Moreover, one may be considered a danger to the community evenin the absence of a finding by clear and convincing evidence thatthe accused will engage in physical violence. Conversely, asnoted by the Committee on the Judiciary (Report of the Committeeon the Judiciary, United States Senate), on S. 215. 98thCongress, Report No. 98-147 (May 25, 1983): The concept of defendant's dangerousness is described throughout this chapter by the term "safety of any other person or the community." The reference to safety of any other person is intended to cover the situation in which the safety of a particular identifiable individual, perhaps a victim or witness, is of concern, while the language referring to the safety of the community refers to the danger that the defendant might engage in criminal activity to the detriment of the community. The Committee intends that the concern about safety be given a broader construction than merely danger of harm involving physical violence. . . . The Committee also emphasizes that the risk that a defendant will continue to engage in drug trafficking constitutes a danger to the "safety of any other person or the community."Id. (Emphasis added; footnotes omitted); see United Statesv. Patriarca, 948 F.2d 789, 792, n. 2 (1st Cir. 1991) (danger tocommunity does not refer only to risk of physical violence);see also United States v. Tortora, 922 F.2d 880, 884 (1stCir. 1990) (stating danger in context of 18 U.S.C. § 3142(g) notmeant to refer only to physical violence); United States v.Hawkins, 617 F.2d 59 (5th Cir.), cert. denied, 449 U.S. 962(1980) (trafficking in controlled substances).5
The issue critical to determining whether to detain a defendantis therefore, whether, with respect to the defendant, based onthe guidelines set forth supra in part C of this Order, anycondition or combination of conditions of release exist that willreasonably assure the safety of any person and the community andthe presence of the defendant. 18 U.S.C. § 3142(e).
E. "Where, as here, a defendant is charged with a controlledsubstance offense punishable by a maximum term of 10 years ormore, the government is aided by § 3142(e)'s rebuttable flightpresumption."6 United States v. Palmer-Contreras, 835 F.2d 15, 17 (1st Cir. 1987) (per curiam). The presumption is notlimited to risk of flight. Rather, the presumption has twocomponents. One component is that the person poses a risk offlight and the second component is that the person "represents adanger to the community." United States v. Moss, 887 F.2d 333,335 n. 3 (1st Cir. 1989) (per curiam).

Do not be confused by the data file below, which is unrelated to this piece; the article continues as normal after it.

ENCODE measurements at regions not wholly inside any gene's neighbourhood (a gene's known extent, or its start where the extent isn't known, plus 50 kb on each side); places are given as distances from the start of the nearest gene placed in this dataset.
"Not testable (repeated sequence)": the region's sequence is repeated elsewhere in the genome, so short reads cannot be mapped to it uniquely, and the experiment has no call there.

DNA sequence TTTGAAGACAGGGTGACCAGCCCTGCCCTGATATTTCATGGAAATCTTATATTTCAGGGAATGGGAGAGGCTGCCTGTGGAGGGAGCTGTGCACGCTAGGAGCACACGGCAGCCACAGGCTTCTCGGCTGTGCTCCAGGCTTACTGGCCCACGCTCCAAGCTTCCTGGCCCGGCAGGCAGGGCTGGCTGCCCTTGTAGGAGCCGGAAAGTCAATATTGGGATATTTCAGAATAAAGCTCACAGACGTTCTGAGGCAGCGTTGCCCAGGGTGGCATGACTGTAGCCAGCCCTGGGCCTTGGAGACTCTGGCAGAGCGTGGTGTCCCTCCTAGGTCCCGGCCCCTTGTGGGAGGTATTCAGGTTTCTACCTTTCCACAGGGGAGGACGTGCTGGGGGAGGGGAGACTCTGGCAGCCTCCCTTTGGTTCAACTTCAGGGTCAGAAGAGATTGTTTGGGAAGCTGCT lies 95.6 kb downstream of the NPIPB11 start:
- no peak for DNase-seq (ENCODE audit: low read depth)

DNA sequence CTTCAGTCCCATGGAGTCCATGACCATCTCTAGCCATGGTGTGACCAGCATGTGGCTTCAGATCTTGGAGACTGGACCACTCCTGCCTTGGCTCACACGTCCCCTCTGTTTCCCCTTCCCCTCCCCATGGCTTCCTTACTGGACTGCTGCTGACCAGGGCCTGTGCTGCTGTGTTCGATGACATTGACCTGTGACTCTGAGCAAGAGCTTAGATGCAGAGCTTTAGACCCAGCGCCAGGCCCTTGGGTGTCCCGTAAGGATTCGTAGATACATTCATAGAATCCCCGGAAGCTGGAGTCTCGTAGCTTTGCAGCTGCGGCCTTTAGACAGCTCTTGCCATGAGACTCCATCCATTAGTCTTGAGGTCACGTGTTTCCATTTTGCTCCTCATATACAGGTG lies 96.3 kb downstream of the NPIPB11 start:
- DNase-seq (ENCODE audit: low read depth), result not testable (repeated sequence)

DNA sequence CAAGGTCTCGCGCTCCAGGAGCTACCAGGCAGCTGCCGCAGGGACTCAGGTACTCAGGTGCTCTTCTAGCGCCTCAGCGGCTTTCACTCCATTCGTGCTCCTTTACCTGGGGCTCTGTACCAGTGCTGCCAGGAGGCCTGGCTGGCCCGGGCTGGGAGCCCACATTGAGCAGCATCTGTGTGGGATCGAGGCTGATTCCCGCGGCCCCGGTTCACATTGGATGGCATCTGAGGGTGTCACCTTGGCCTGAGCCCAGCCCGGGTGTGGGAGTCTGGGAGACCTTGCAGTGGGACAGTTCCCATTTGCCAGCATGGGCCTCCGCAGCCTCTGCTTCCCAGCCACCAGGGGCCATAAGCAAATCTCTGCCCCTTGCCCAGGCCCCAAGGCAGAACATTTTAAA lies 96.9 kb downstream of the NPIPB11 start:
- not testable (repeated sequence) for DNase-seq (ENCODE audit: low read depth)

Thus, under section 3142(e) the judicial officer must considerthe rebuttable presumption that no condition or combination ofconditions will reasonably assure the appearance of the person asrequired and the safety of the community if the judicial officerfinds that there is probable cause to believe that the person hascommitted an offense for which a maximum term of imprisonment often years or more is prescribed by the Controlled Substances Actor the Controlled Substances Import and Export Act or anoffense under 18 U.S.C. § 924(c), the use of a firearm to commita felony. 18 U.S.C. § 3142(e).
The presumption raised as a result of finding probable causethat a defendant committed the relevant narcotics offense isalways entitled to evidentiary weight, the amount of which, if atall, depends on the nature of the production by the defendant andthe other factors set forth under § 3142(g). The defendant,however, "bears only the burden of production." United States v.Perez-Franco, 839 F.2d 867, 870 (1st Cir. 1988). As explained by the United States Court of Appeals with regard to the statutorypresumption of section 3142(e): Section 3142(e), however, only imposes a burden of production on a defendant. The burden of persuasion remains with the government. Nevertheless, even after a defendant has introduced some evidence to rebut the flight presumption, the presumption does not disappear, but retains evidentiary weight — the amount depending on how closely defendant's case resembles the congressional paradigm, Jessup, 757 F.2d at 387 — to be considered along with other factors.United States v. Palmer-Contreras, 835 F.2d at 17-18; seealso United States v. Perez-Franco, 839 F.2d at 869-70.
Finally, it is important to note that the presumption istriggered by the statutory penalty prescribed irrespective of theactual or likely sentence imposed upon the particular defendant.See United States v. Moss, 887 F.2d 333, 337 (1st Cir. 1989)(per curiam). The fact that a defendant may receive a sentence ofless than ten years does not make the presumption inapplicable.Id. at 337. Rather, this court may consider such a factor withregard to the weight this court gives to the presumption. Id.at 337.
II. The defendant, David Carl Arndt, is 43 years ofage.7 He was born on October 10, 1960 in New Haven, CT.The defendant grew up in Newton, MA, where his father, apracticing dermatologist, and his mother, a psychologist, continue toreside. The defendant has a sister residing in Washington, DC.
The defendant is single and has one child, a 21 year old son,from a previous relationship with Suzanne Greenwald. Thedefendant has no contact with his son, who resides in Santa Fe,NM.
The defendant attended the University of Massachusetts atAmherst and earned a bachelor's degree in English and psychologyand a master's degree in psychology from San Francisco StateUniversity in California, where he also studied premedicalsciences.
In 1992 the defendant graduated from Harvard Medical School. Hecompleted a residency in orthopedic surgery as part of theHarvard Combined Orthopedic Surgery Program and served as thechief resident in orthopedic surgery at the Beth Israel Hospitalin Boston. After finishing his residency he completed afellowship in spine surgery at Tulane University School ofMedicine in New Orleans, LA.